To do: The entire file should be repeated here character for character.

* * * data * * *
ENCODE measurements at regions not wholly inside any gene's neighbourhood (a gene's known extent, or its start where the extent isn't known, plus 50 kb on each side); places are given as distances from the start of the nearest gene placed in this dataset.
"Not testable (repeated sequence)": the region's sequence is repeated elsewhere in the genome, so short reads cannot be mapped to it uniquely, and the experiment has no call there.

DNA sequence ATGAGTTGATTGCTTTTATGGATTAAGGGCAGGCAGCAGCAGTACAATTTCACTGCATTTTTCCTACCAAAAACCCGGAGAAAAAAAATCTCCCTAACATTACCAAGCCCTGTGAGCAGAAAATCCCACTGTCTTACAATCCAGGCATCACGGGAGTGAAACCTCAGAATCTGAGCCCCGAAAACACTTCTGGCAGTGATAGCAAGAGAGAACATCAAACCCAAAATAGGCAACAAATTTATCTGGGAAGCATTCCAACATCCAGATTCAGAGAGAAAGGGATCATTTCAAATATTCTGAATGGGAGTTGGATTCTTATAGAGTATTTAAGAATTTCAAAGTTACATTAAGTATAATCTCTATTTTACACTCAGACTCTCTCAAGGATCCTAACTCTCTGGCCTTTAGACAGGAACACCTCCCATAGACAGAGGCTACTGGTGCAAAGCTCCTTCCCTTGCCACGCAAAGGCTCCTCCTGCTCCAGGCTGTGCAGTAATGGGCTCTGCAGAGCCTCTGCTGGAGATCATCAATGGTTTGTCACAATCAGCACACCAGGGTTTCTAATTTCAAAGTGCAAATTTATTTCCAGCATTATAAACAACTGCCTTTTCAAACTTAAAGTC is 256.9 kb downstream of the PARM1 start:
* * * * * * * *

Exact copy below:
ENCODE measurements at regions not wholly inside any gene's neighbourhood (a gene's known extent, or its start where the extent isn't known, plus 50 kb on each side); places are given as distances from the start of the nearest gene placed in this dataset.
"Not testable (repeated sequence)": the region's sequence is repeated elsewhere in the genome, so short reads cannot be mapped to it uniquely, and the experiment has no call there.

DNA sequence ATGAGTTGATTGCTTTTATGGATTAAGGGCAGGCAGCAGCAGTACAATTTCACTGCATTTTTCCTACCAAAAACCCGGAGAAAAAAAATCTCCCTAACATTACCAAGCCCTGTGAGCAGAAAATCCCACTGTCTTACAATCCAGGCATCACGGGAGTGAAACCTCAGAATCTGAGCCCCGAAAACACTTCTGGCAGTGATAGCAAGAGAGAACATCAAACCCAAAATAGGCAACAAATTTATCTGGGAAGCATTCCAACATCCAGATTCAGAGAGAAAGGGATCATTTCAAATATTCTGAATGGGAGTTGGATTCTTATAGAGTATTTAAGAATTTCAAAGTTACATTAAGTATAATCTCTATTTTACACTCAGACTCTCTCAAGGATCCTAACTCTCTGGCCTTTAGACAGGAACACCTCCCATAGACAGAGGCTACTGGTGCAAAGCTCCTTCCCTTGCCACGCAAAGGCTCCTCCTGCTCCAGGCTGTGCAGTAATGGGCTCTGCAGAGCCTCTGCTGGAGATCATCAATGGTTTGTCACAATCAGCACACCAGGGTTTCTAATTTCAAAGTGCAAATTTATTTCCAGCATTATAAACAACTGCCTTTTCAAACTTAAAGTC is 256.9 kb downstream of the PARM1 start: